0776.jpg

    0777.jpg
     

    Attached Files:

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  11. Mikie

    Mikie Admin/iMTB Hooligan

    Location:
    North East Canada? , California
    Name:
    Mikie Watson
    Current Bike:
    Ibis DV9, Santa Cruz Hightower
    This is good stuff Alex... Thanks! :thumbsup:
     
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  12. Seriously_Tho

    Seriously_Tho Newbie with Hope!

    Name:
    Alex Hearn
    You bet, tons of stuff like this.

    Here's an interesting challenge - Where is ERD measured to, point to point?

    erd-here-or-here.jpg
     
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  13. Seriously_Tho

    Seriously_Tho Newbie with Hope!

    Name:
    Alex Hearn
    And an interesting test of nipples in challenging environments to see what happens. Spoiler alert, aluminum in carbon works just fine when kept mostly dry -

    Nipple-test.jpg
     
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  14. BonsaiNut

    BonsaiNut iMTB Rockstah

    Location:
    Troutman, NC
    Name:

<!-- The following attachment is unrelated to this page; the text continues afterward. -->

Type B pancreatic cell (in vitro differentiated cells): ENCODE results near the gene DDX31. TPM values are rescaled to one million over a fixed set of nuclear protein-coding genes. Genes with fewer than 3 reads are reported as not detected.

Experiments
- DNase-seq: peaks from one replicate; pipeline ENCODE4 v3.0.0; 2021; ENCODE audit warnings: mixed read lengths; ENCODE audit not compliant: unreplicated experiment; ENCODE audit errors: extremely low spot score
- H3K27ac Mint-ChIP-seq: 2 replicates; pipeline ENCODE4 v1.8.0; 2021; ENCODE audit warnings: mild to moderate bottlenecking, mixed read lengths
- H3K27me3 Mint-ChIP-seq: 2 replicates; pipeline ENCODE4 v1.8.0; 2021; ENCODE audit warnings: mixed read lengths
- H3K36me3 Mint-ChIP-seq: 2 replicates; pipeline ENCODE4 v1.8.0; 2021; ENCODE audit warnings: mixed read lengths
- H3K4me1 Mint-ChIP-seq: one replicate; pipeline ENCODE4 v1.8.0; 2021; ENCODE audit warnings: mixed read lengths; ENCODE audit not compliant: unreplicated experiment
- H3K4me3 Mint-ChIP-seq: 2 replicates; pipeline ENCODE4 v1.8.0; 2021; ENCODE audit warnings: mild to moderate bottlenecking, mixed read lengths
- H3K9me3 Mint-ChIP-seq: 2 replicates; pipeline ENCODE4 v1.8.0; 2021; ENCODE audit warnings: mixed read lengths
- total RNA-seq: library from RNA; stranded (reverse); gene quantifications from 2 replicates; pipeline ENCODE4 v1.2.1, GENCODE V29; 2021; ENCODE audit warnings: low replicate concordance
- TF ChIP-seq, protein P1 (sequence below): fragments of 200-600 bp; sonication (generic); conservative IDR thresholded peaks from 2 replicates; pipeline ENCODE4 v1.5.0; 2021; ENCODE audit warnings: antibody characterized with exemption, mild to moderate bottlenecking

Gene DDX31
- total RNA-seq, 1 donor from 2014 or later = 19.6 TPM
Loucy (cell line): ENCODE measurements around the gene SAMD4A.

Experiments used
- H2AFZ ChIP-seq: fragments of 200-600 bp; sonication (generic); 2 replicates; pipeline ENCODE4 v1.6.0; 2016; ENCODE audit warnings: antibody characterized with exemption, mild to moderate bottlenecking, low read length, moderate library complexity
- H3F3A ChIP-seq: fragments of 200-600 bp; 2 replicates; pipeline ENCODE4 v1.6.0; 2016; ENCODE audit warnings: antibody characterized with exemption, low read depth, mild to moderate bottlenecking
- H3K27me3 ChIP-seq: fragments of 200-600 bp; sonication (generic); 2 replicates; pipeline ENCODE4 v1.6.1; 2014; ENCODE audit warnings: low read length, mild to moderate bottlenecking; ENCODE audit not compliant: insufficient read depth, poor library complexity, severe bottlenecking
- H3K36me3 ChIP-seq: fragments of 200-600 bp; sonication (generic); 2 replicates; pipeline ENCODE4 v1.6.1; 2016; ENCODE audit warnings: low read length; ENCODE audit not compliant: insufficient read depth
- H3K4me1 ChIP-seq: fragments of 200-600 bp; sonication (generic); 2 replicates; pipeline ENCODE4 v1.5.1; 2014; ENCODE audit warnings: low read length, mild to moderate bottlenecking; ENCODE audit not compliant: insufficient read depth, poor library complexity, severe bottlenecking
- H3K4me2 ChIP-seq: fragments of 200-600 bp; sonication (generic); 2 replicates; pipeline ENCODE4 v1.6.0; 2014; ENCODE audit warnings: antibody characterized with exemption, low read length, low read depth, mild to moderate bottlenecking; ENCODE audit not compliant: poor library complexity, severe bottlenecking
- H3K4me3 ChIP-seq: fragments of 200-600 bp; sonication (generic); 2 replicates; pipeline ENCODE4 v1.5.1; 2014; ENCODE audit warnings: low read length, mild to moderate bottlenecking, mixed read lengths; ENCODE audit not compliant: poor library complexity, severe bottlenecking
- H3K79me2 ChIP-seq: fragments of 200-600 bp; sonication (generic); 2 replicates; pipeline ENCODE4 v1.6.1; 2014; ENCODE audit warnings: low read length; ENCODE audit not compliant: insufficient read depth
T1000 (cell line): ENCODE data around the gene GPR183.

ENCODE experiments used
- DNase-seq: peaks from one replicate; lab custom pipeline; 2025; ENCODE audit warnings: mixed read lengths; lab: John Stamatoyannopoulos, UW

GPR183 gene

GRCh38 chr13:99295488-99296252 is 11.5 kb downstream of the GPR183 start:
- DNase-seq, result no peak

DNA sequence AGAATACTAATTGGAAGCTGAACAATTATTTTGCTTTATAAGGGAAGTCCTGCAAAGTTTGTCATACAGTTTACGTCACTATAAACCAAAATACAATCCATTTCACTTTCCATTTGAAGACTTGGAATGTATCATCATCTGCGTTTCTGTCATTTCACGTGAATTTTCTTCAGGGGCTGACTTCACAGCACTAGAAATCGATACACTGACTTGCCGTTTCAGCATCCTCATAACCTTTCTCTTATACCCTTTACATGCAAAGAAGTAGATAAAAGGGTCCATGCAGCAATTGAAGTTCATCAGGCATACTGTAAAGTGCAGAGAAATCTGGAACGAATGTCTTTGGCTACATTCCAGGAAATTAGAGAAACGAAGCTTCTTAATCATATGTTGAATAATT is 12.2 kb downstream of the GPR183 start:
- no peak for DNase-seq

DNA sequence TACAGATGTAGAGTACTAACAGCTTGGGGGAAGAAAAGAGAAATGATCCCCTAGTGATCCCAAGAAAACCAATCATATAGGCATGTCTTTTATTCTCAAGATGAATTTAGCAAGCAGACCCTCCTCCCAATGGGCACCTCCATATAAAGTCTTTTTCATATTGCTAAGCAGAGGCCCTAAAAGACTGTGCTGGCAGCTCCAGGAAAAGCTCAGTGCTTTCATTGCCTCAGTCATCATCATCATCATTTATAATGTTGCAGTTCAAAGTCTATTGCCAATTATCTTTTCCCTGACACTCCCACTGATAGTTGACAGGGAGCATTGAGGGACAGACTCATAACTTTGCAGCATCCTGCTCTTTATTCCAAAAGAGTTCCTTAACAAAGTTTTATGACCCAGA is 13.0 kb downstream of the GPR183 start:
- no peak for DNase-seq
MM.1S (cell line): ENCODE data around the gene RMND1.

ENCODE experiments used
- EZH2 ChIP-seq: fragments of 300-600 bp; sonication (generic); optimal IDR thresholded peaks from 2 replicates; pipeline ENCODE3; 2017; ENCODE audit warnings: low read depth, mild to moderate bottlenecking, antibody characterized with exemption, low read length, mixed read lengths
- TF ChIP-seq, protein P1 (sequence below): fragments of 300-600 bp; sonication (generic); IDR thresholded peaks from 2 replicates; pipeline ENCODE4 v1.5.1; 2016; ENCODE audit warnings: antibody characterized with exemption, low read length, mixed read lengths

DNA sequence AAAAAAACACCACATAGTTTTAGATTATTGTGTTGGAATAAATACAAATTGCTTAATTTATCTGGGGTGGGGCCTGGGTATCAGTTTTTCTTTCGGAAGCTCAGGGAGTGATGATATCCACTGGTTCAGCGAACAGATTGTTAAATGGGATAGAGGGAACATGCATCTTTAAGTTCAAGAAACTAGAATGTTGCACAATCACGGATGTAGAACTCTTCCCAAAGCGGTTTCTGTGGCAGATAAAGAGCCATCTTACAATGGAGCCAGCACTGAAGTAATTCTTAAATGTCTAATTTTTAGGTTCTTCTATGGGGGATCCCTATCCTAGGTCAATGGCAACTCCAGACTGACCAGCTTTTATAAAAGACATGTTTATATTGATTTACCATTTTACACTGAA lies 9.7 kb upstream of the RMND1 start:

Greg P
    Current Bike:
    Santa Cruz Hightower CC XX1
    I have not had a problem with nipples corroding. My problem has been with nipples shearing - the heads breaking off - even when the nipples are less than 6 months old. Happened to me three or four times before I switched from aluminum alloy to brass... and has not happened since.

    nip2.jpg

    nipple.jpg
     
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  15. Seriously_Tho

    Seriously_Tho Newbie with Hope!

    Name:
    Alex Hearn
    Got a graphic for that too ;)

    Best practices for alloy nipples includes pushing the spoke deep into the head, so the nipple head is pushing on the rim to some degree rather than pulling & relying on material shear strength - which ain't great for either 7k AL or brass frankly. And then comes a better solution -

    torn-nipple.jpg